The Coyote Along the Border




Andrade, Kimberly

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The Coyote Along the Border

Kimberly Andrade

Director: Victor Hinojosa, Ph.D.

Throughout the years, the United States’ migration policy has changed, and these changes have created ripple effects. The United States has avenues for legal immigration, but there are those who are unable to obtain legal status. In these instances, migrants may find themselves compelled to find alternative means to reach the United States. These alternative means may include finding a coyote, or smuggler, who agrees to guide the migrant across the border for a fee. With stricter immigration policy and the increased militarization of the U.S.-Mexico border there is a higher demand for the services coyotes offer. I argue that recent changes in United States migration policy have unintentionally led to a greater use of coyotes to cross the border, and in order to address this issue, the United States’ immigration system must undergo substantial changes. This thesis seeks to first provide an overview of U.S. immigration policy. Then it will provide an analysis of migrant accounts of their journey to the United States followed by an outline of the United States and Mexico’s response to the issue. Finally, this thesis will conclude with a discussion on human rights violations and a call for immigration reform.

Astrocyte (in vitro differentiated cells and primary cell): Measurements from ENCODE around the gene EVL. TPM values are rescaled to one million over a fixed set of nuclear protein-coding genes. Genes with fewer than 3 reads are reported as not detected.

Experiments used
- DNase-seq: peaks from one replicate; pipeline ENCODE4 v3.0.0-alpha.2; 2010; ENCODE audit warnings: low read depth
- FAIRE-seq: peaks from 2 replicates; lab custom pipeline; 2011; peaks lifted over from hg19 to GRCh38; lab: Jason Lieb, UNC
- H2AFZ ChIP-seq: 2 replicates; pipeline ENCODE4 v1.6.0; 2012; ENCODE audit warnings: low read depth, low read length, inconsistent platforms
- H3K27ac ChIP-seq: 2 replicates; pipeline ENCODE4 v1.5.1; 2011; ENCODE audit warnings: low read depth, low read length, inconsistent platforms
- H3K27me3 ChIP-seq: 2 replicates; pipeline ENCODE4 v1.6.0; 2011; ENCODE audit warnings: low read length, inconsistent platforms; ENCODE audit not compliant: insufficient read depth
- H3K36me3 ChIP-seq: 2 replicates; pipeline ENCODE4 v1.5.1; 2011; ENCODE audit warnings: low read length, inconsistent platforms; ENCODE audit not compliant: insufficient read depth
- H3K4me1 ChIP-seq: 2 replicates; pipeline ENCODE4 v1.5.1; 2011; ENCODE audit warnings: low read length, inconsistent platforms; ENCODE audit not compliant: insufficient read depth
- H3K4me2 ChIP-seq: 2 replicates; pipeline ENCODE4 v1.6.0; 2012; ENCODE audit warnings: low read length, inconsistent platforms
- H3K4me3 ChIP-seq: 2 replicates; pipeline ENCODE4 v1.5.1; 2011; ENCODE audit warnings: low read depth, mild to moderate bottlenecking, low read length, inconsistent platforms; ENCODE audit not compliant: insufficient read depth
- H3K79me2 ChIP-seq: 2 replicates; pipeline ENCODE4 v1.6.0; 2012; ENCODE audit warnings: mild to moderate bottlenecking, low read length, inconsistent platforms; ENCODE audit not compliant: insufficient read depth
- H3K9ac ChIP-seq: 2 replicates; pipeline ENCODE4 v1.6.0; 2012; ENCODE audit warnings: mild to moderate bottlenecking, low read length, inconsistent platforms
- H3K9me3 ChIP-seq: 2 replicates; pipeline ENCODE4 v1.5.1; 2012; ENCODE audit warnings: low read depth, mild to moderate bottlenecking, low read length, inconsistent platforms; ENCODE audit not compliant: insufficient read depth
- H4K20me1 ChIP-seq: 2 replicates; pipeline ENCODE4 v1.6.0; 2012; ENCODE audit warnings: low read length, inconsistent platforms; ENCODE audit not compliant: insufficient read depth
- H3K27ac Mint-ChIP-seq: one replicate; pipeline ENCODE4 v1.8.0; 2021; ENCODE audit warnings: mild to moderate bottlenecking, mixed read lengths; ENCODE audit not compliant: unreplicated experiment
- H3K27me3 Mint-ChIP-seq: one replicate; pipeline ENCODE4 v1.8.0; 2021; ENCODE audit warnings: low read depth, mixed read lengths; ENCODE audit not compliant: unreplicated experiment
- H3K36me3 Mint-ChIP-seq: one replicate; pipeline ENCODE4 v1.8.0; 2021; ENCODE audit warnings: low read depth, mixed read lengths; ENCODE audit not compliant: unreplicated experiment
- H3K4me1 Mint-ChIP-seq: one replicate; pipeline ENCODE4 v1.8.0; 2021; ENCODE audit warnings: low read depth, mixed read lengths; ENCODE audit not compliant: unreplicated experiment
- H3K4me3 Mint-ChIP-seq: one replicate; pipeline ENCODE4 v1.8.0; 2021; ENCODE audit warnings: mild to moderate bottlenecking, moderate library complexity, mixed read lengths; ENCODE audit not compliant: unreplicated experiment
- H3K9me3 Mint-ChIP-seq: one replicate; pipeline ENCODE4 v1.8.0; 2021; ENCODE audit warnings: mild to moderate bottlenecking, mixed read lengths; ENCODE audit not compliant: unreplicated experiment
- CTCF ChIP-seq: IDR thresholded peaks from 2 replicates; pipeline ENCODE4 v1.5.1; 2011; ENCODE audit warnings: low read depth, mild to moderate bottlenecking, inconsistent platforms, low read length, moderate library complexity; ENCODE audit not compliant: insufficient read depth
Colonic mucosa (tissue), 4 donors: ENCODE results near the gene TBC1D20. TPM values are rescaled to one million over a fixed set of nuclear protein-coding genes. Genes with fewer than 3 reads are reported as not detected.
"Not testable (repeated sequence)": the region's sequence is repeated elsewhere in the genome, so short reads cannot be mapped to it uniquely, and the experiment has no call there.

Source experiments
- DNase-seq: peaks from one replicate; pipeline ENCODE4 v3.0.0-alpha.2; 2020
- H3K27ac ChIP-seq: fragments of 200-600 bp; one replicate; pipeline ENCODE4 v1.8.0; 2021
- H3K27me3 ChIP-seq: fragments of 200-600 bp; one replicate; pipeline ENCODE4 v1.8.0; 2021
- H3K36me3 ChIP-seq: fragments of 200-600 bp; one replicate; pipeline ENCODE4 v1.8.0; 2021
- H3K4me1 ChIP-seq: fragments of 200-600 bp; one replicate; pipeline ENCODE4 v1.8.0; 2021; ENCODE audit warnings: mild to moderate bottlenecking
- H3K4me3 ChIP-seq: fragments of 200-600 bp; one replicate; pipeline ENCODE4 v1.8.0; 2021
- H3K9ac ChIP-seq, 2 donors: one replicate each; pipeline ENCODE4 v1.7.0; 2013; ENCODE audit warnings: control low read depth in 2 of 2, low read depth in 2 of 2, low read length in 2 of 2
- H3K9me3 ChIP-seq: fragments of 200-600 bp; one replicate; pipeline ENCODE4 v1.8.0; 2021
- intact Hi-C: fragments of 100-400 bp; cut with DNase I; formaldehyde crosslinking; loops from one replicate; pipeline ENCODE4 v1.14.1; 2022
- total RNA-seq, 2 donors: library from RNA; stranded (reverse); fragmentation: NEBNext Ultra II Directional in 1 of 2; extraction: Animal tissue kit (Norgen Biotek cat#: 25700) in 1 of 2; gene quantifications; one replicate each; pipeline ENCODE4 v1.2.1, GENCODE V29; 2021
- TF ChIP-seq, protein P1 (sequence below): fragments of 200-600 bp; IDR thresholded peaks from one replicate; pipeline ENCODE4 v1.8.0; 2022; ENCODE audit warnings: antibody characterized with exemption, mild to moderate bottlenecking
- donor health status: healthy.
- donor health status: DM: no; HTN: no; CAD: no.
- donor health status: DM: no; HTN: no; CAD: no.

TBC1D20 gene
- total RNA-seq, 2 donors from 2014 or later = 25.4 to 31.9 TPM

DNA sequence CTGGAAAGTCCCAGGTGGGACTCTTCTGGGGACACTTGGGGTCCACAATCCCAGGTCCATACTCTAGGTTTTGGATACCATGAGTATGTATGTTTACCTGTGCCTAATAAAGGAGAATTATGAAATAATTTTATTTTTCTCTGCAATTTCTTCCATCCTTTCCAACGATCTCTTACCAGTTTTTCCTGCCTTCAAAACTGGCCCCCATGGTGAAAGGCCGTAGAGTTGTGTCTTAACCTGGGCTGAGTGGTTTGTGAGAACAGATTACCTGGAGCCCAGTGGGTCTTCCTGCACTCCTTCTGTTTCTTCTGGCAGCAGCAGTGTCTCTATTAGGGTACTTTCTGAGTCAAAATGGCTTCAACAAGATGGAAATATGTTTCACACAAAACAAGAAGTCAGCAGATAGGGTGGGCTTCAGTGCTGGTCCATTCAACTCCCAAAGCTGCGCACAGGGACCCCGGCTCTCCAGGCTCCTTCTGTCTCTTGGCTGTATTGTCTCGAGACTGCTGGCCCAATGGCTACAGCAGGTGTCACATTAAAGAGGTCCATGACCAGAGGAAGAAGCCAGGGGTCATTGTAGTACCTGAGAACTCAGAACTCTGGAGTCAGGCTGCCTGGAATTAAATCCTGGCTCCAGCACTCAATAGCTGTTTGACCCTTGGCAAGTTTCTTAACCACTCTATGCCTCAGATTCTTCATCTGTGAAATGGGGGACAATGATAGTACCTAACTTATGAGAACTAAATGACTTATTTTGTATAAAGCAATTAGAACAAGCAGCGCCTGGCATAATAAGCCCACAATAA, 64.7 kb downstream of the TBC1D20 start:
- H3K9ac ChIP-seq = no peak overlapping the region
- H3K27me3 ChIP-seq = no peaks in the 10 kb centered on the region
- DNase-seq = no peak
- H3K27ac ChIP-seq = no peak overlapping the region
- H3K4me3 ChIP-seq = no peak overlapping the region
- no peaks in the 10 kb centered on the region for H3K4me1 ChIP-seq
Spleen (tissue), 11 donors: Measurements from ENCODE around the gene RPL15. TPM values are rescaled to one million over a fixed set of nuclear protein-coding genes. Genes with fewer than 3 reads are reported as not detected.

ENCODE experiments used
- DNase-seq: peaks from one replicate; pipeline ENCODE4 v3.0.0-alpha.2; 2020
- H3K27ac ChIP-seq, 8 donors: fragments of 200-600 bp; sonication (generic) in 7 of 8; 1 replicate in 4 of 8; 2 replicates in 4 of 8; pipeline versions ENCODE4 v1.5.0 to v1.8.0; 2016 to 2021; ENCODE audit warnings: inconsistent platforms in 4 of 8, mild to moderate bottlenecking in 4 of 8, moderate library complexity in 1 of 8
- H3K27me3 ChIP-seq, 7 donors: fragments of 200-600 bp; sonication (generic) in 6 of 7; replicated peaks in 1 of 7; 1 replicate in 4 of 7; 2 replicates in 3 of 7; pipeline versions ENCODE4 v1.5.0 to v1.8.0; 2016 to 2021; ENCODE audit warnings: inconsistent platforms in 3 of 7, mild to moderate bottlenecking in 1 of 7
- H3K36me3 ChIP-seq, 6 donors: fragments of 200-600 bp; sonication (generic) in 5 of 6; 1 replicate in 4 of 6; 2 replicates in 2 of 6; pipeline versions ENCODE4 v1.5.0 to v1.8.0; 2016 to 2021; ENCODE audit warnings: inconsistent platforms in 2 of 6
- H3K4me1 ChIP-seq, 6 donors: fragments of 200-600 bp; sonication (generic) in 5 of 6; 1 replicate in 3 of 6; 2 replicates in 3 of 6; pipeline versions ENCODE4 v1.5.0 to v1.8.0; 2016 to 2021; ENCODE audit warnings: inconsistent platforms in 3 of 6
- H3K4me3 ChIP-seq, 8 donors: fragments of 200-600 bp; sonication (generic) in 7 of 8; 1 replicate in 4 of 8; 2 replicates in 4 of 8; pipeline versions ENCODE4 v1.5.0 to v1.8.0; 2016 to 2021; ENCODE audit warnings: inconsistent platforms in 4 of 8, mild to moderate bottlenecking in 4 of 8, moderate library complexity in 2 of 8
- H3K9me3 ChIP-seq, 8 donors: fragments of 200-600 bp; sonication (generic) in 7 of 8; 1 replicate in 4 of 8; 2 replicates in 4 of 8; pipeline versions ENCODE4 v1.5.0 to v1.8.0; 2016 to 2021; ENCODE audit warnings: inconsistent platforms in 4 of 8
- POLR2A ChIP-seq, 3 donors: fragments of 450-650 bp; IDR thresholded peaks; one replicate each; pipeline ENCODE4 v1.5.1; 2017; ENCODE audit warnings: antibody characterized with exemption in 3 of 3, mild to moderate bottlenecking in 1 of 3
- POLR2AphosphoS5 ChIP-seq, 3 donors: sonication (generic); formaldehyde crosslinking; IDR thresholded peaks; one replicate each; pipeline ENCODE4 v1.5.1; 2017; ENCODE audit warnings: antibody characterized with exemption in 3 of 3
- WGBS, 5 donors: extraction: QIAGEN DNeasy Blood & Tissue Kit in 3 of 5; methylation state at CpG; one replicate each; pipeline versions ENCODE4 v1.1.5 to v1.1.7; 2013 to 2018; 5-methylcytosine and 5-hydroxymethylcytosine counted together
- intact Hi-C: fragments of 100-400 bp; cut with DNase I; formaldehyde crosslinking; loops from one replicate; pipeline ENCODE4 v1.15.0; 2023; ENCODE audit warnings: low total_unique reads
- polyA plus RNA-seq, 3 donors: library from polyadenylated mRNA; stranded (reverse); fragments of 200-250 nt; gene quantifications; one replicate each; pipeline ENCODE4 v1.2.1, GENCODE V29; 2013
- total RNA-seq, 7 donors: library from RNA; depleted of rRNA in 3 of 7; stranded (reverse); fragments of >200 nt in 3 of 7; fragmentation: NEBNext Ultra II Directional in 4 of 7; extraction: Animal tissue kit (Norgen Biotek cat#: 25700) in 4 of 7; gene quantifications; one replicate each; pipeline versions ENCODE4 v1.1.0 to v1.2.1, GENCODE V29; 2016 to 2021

Immigration, Migrant narratives, U.S.-Mexico Border, U.S. Immigration Policy, Migrant stories, Clandestine border crossing, Coyotes (Smugglers), Human Smuggling, Human Trafficking